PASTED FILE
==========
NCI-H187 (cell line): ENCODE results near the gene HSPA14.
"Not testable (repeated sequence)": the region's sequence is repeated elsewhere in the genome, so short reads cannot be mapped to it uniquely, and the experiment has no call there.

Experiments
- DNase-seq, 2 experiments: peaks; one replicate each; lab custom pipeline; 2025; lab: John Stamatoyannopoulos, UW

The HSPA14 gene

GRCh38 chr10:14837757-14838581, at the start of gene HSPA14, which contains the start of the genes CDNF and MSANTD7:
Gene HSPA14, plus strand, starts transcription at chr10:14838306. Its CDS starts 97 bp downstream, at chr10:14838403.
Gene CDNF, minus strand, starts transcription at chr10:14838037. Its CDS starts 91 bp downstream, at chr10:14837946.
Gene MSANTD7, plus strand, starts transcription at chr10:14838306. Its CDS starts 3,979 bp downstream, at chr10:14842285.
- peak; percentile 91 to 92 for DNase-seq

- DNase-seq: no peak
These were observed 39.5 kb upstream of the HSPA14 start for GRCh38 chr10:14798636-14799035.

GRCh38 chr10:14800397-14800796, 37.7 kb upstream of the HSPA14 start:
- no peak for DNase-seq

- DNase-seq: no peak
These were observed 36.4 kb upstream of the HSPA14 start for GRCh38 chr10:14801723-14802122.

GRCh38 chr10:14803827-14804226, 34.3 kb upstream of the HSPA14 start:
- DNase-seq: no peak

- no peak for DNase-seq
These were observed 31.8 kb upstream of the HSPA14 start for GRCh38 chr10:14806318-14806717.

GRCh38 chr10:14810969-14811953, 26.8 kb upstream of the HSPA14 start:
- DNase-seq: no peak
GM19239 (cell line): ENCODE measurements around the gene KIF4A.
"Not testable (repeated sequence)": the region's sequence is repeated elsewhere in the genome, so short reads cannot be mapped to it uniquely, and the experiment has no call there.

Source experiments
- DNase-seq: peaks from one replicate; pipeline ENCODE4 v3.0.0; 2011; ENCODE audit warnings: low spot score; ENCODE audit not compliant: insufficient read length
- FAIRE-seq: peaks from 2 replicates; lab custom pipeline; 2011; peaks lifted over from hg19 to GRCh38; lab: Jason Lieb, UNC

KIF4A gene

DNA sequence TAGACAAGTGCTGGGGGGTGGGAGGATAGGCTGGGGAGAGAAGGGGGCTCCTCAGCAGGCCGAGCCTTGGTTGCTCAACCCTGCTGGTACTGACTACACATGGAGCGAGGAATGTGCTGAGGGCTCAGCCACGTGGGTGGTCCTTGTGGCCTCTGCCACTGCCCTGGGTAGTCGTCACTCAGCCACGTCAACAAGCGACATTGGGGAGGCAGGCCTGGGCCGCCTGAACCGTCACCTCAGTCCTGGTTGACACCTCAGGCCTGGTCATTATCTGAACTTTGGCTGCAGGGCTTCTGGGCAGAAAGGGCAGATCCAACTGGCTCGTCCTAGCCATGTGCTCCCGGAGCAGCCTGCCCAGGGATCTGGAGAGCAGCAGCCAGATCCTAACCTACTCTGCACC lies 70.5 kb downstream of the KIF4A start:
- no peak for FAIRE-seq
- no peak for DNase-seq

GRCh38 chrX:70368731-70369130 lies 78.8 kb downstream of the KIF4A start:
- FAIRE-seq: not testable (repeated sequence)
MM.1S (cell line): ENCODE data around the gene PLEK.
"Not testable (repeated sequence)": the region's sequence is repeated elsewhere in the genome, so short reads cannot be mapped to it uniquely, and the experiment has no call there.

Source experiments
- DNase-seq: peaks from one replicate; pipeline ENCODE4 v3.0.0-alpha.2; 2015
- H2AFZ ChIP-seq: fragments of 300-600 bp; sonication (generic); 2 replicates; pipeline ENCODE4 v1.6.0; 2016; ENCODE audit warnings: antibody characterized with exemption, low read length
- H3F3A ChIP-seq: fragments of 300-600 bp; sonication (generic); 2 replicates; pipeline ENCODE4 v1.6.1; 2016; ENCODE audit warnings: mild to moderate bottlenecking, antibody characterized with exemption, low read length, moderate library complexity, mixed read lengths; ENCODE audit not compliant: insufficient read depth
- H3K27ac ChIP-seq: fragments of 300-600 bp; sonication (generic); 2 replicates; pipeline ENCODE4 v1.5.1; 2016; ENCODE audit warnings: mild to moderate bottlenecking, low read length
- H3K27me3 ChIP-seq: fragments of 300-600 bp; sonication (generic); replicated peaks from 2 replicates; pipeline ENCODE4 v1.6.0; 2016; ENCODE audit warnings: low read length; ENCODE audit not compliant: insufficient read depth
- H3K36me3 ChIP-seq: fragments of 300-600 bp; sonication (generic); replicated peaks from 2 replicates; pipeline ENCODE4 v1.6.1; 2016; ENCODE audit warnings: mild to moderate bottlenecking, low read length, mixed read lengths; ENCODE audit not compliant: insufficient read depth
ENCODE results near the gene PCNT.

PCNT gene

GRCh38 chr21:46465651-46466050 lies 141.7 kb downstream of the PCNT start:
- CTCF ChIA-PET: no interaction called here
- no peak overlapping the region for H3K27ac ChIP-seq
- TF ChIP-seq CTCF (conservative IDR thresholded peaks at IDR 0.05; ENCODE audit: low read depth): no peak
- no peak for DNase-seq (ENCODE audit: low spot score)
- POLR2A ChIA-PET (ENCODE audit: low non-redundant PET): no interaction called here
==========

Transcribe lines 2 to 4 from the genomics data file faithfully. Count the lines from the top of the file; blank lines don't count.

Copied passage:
"Not testable (repeated sequence)": the region's sequence is repeated elsewhere in the genome, so short reads cannot be mapped to it uniquely, and the experiment has no call there.

Experiments
- DNase-seq, 2 experiments: peaks; one replicate each; lab custom pipeline; 2025; lab: John Stamatoyannopoulos, UW